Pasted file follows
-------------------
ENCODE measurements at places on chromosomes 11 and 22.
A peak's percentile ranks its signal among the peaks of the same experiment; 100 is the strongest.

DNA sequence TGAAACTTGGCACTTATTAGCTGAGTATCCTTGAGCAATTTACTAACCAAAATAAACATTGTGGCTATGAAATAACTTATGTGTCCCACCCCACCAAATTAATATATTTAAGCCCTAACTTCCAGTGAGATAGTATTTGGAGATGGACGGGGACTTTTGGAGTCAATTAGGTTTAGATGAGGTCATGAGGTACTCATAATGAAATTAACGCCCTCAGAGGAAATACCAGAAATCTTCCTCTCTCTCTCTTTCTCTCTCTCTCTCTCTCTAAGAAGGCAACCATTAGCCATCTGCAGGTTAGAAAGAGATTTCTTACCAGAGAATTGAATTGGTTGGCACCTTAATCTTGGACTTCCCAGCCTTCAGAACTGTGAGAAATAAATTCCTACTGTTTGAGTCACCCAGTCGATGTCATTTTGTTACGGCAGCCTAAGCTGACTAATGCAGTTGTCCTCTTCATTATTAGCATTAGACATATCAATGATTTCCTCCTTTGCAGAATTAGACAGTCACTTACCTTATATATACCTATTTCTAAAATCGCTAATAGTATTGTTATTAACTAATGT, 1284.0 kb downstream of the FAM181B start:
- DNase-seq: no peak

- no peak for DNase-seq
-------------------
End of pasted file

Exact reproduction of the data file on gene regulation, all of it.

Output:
ENCODE measurements at places on chromosomes 11 and 22.
A peak's percentile ranks its signal among the peaks of the same experiment; 100 is the strongest.

DNA sequence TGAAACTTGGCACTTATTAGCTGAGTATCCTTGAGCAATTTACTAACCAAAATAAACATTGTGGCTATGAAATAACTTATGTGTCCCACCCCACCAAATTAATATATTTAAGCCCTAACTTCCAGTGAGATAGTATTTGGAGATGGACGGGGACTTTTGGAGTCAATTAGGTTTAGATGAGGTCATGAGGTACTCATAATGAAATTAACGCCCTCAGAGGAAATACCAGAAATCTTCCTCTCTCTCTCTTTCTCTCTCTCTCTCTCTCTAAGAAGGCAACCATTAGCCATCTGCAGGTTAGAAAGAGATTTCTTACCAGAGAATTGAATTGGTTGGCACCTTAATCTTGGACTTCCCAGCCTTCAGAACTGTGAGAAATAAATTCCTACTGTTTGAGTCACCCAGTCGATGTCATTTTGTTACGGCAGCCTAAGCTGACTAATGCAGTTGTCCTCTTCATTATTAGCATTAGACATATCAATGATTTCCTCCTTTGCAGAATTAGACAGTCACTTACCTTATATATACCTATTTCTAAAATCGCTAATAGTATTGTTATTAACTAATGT, 1284.0 kb downstream of the FAM181B start:
- DNase-seq: no peak

- no peak for DNase-seq